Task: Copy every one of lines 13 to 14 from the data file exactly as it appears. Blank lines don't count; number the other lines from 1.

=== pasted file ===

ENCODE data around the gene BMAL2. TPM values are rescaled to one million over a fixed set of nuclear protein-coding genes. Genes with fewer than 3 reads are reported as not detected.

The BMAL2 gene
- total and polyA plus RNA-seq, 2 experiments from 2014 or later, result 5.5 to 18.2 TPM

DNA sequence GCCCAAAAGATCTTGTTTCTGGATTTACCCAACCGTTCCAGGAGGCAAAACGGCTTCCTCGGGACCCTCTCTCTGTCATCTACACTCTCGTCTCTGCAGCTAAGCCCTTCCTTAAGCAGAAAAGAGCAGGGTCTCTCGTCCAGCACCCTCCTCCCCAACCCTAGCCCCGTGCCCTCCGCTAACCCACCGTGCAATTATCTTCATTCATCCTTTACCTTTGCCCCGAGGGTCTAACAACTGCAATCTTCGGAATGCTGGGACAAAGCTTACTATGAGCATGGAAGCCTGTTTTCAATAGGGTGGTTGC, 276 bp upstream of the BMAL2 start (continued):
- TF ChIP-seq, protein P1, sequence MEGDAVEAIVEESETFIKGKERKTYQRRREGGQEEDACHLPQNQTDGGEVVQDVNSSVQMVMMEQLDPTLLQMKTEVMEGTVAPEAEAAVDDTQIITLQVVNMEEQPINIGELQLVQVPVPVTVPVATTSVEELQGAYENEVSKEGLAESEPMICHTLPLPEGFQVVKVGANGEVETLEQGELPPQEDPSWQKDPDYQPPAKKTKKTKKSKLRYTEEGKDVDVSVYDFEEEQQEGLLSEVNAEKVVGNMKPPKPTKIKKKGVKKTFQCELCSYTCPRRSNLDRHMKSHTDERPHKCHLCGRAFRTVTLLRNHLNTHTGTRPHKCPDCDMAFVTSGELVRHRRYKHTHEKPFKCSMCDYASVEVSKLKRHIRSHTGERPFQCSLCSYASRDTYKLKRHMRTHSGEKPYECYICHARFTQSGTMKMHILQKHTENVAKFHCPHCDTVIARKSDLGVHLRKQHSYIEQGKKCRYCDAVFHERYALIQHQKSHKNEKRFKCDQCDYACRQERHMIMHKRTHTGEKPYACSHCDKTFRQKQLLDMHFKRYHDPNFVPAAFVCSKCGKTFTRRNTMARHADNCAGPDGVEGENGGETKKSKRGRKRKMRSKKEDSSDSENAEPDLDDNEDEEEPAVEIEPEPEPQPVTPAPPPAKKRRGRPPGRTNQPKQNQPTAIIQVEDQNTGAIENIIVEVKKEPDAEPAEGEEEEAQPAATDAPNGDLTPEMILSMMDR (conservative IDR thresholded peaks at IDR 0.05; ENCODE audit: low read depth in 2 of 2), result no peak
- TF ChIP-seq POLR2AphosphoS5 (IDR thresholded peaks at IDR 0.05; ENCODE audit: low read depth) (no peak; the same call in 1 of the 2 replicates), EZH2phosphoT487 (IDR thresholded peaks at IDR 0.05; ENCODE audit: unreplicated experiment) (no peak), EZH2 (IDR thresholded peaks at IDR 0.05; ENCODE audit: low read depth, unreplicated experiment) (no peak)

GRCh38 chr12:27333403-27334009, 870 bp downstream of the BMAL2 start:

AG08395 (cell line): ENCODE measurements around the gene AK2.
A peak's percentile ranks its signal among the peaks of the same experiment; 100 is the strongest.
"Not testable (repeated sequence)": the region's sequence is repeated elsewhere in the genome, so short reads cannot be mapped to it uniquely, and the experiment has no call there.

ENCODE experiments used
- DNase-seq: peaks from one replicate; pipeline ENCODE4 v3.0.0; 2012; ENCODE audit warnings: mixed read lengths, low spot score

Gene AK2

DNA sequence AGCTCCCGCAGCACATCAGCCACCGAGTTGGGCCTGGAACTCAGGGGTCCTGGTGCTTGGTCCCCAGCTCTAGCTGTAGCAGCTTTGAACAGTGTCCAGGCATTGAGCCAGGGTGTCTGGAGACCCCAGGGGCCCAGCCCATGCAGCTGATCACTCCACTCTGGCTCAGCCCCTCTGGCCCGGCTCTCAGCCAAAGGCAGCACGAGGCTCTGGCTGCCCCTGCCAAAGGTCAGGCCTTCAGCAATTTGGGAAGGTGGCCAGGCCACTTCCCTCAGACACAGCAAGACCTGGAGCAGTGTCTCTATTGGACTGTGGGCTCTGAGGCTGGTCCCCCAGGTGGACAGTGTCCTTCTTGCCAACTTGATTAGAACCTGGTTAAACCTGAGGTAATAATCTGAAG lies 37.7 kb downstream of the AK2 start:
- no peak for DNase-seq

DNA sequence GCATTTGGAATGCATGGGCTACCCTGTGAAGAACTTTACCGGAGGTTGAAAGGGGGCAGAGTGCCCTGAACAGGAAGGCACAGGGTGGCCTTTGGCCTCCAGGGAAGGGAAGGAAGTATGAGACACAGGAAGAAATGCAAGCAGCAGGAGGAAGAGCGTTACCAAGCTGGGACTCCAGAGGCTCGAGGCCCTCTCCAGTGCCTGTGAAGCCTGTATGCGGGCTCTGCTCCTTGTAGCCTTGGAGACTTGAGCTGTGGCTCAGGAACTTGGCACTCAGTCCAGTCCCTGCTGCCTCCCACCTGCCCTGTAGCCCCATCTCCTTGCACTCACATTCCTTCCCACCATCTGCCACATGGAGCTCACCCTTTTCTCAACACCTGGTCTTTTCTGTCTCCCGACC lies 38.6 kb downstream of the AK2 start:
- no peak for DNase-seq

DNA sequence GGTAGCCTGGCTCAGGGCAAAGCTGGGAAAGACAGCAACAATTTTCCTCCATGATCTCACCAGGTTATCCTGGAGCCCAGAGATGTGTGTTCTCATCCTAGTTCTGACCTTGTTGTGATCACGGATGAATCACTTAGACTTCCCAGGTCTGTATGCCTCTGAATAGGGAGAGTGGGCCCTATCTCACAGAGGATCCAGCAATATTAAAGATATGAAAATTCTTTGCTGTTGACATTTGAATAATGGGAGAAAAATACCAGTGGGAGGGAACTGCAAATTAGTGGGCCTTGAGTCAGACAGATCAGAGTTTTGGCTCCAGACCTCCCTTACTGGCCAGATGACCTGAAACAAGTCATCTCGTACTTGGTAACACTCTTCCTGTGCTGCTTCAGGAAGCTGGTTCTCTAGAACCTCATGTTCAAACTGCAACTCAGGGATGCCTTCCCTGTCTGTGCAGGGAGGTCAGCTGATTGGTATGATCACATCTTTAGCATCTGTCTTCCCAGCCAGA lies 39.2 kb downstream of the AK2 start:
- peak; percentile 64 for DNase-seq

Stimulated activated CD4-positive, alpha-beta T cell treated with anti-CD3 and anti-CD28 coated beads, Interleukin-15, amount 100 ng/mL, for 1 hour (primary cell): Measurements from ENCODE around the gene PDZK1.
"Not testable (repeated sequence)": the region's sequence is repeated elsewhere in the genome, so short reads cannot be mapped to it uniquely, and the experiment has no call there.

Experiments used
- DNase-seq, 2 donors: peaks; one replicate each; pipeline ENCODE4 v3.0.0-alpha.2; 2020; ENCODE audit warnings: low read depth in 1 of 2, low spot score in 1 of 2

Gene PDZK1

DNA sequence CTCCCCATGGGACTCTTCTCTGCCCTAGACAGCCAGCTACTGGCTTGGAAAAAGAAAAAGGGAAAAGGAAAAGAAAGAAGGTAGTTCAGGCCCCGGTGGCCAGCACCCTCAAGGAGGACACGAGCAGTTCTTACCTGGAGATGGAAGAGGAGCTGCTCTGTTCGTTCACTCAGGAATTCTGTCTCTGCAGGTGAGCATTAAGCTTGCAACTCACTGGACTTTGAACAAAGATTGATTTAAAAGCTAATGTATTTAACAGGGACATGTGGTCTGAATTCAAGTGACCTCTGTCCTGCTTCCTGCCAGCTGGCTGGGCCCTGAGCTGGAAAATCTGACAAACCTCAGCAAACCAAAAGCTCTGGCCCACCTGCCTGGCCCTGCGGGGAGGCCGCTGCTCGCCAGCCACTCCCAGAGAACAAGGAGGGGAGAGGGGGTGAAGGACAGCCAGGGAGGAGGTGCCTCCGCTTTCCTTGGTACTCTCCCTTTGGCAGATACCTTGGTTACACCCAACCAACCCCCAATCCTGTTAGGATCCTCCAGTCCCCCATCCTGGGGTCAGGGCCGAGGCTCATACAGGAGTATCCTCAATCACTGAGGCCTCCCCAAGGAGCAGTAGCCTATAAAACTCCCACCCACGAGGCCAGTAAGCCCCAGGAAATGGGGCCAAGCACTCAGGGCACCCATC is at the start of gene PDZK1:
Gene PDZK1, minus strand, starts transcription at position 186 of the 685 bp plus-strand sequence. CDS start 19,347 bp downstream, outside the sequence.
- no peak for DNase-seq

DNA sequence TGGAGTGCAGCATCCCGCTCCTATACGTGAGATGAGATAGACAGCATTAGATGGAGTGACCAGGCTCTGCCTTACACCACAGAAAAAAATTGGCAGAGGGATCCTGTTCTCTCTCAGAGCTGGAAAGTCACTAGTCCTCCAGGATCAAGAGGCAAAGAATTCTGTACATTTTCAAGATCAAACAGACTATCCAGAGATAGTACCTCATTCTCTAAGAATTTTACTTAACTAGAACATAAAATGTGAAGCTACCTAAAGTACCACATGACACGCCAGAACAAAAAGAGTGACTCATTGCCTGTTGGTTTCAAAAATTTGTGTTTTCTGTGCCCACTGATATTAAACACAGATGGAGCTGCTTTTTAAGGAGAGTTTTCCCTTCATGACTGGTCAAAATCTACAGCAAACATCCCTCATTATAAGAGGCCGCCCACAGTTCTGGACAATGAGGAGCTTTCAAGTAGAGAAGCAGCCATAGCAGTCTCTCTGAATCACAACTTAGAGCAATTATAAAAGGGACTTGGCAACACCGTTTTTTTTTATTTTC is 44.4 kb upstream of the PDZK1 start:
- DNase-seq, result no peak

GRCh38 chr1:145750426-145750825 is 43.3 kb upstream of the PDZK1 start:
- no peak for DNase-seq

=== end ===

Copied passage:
Gene AK2

DNA sequence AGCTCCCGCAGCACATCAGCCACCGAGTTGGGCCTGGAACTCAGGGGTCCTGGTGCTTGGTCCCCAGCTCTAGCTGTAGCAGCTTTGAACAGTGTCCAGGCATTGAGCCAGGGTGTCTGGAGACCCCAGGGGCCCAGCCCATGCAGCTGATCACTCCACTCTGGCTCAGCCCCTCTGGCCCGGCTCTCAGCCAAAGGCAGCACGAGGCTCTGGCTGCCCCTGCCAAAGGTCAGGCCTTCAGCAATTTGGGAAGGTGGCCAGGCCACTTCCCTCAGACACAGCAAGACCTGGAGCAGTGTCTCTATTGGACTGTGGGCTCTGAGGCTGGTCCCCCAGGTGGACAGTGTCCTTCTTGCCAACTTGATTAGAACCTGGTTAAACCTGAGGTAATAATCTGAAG lies 37.7 kb downstream of the AK2 start: